see also report of smelly bigfoot: http://www.psican.org/alpha/index.php?/20080830112/Cryptozoology/TheSmell-Of-Sasquatch.html

The Guiafairo of Senegal is described as a giant bat that is very smelly, and even sea creatures have been described as stench-making:

Seen in Burra Haaf – In Waters in the area in the 1900s -Several reports of a creature with a sail-like body and a flipper on the end of its nose exist in this region of water off the Shetland Isles. A fishing crew who encountered it stated the beast destroyed several of their nets, and came so close to their boat they could detect a pungent stench.

So what is it with smell? Well, all animals smell to us: the odour of wet dog or wet cat is pretty bad. But if smell is an indication a cryptid may be near, it is a good tracking device and should perhaps be one that should be taken more seriously. Next time you smell something awful when out in a boat or in the countryside, investigate it; it could be that something cryptozoological is passing that way.


Dale Drinnon said...

Ivan Sanderson said at one point, "ALL Animals stink", including human beings.

In the case of the Shetlands sea monster, Heuvelmans has that one down as a basking shark sighting. And in the case of most "Abominable Snowmen", when you pin witnesses down, most of them are actually saying that the excrement clings to the body hair and gives that lingering odor of feces. Some of the sightings even specify that one alarm reaction is that the hairy hominid takes a dump right at that moment when it is spotted by the witness. It is an effective deterrant against any closer approach by the witness, by all accounts.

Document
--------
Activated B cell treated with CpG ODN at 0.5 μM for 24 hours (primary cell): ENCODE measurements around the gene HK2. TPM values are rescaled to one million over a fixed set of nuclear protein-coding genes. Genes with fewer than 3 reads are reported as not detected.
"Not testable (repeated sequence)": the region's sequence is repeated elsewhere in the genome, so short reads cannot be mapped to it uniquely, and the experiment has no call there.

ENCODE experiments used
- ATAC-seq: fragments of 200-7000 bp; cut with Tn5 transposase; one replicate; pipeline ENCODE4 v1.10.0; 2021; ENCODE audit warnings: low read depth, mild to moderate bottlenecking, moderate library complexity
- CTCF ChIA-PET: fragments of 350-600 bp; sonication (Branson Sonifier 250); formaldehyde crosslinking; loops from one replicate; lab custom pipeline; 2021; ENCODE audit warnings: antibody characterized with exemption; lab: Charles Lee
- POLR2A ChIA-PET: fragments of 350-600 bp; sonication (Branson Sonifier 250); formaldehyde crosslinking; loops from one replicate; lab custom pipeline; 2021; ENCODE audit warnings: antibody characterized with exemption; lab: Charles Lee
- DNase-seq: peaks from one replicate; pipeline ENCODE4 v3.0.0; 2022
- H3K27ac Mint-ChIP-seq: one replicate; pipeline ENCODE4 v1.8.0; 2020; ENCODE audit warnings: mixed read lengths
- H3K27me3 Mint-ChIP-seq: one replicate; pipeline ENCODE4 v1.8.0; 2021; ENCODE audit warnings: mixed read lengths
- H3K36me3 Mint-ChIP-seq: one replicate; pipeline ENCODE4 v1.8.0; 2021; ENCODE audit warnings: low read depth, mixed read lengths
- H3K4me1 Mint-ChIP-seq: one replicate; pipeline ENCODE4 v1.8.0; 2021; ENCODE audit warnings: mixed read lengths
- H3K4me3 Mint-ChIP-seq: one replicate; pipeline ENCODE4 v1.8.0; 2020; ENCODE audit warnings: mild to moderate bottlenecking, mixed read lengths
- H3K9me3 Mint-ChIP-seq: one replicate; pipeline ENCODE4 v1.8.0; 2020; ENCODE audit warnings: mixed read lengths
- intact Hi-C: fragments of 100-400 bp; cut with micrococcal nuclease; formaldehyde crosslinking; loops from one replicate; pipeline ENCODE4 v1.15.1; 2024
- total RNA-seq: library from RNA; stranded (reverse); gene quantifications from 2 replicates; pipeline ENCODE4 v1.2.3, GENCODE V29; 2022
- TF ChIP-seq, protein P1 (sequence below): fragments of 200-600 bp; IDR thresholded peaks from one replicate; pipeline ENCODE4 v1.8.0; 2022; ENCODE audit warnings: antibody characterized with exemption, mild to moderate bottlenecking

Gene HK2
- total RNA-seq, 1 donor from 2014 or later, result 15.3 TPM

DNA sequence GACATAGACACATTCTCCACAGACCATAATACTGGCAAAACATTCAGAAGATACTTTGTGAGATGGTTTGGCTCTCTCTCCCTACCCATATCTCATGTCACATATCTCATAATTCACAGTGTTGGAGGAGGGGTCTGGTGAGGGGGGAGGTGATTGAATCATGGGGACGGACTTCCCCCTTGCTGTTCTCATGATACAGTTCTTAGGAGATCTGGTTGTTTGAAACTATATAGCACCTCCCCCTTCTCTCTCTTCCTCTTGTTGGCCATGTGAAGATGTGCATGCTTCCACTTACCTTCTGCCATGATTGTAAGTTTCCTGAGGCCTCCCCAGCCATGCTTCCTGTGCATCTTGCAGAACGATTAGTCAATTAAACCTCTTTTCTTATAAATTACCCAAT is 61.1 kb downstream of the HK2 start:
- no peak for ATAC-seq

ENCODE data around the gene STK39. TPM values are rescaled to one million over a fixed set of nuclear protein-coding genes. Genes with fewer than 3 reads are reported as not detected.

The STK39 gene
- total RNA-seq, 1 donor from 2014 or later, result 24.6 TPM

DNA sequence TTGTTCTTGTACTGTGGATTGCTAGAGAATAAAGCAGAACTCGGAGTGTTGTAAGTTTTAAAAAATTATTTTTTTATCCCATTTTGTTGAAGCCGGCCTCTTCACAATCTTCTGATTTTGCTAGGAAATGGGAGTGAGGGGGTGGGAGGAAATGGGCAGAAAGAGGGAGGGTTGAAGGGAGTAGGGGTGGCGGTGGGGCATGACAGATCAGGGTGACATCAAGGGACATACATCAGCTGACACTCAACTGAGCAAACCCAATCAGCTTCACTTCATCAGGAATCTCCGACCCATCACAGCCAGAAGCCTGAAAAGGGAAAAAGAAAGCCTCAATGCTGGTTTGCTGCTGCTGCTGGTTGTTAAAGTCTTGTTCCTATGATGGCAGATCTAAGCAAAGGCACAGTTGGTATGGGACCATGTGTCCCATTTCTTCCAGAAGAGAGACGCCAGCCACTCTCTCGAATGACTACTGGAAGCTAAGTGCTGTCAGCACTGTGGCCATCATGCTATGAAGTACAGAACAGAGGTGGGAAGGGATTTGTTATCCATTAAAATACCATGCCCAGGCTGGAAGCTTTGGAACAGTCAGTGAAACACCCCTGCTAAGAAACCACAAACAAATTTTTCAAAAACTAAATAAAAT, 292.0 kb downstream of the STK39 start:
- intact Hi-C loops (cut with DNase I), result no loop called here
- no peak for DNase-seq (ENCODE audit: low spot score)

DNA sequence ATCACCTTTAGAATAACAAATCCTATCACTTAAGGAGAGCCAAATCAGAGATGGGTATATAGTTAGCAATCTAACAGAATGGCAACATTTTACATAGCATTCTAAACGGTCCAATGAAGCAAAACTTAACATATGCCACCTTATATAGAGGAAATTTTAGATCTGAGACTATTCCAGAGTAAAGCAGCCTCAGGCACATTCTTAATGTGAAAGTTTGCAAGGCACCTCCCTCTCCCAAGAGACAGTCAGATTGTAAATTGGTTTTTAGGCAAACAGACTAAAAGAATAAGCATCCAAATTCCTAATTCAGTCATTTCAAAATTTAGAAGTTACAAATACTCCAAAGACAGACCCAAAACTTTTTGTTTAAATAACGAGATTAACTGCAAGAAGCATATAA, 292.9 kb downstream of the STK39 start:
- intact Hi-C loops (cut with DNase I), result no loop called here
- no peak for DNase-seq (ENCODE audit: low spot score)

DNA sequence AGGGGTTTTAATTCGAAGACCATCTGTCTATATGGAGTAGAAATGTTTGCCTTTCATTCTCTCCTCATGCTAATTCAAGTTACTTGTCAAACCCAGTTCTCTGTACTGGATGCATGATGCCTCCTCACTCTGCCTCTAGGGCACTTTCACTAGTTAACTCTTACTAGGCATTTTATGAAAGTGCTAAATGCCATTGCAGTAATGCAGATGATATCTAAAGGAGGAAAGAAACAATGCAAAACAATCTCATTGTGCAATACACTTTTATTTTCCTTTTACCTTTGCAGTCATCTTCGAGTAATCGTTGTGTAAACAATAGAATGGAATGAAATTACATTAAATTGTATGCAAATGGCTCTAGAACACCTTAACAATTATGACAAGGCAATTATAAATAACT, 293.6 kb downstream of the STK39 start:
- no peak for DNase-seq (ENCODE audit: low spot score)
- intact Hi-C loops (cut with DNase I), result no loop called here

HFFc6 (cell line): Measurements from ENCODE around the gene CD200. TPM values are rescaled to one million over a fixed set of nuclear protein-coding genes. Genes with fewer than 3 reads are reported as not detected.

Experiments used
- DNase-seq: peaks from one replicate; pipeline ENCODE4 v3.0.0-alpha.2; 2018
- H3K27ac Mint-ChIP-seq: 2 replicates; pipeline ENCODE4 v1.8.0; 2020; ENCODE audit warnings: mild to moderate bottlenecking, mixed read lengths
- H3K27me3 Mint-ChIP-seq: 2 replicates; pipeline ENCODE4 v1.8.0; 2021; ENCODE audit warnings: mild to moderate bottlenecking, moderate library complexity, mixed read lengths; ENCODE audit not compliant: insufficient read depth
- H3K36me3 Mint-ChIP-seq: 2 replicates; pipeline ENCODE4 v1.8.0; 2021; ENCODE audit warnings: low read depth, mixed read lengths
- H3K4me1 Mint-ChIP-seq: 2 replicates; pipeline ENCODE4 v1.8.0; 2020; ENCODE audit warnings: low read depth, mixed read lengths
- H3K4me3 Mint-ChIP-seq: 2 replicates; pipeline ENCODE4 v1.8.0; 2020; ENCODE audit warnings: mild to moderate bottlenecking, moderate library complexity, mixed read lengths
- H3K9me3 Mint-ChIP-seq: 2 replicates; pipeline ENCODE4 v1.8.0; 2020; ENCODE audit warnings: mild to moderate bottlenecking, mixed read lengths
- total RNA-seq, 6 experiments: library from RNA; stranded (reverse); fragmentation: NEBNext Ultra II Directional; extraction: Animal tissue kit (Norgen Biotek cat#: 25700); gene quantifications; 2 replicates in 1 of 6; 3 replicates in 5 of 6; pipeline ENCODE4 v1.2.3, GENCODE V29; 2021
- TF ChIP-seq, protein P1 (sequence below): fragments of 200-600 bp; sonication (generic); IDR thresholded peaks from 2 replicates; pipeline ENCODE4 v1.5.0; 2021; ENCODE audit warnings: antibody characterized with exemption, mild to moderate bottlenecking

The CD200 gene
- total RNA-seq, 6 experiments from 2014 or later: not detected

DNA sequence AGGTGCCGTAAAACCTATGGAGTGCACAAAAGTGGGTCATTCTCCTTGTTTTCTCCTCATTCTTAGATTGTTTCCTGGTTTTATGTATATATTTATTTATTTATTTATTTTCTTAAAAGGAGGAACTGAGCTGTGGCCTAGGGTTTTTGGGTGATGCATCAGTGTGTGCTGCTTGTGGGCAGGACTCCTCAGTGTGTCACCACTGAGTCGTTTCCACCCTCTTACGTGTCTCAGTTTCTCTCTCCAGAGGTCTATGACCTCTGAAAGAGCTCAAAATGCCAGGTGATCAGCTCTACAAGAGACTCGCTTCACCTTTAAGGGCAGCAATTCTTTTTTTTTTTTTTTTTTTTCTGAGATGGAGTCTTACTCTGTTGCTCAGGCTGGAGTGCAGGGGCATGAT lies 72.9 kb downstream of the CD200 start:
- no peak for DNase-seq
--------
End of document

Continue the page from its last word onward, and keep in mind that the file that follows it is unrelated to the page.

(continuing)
borky said...

Lindsay, it depends on what you mean by terrible.

For instance, d'you think Americans stink of Americanness?

Once upon a time, apparently, the Japanese did, and one of the greatest difficulties they had with being conquered by them was after World War II there were all these towering gaijin throwing their weight about all over the country, stinking of the curdled stench of 'bata' - butter - a smell they apparently they found so repellent it caused many to vomit.

I also read recently of an individual who's addicted to masturbating while nakedly cavorting in farm slurry.

I dare say he might actually get off on the smell of the Abominable Snowman's hypothetical cack-caked fur.

I'm not - so to speak - choking your slurry-spattered chicken with these observations, merely pointing out while the subject's complex and highly subjective, you may well be onto something of primordial sensory significance.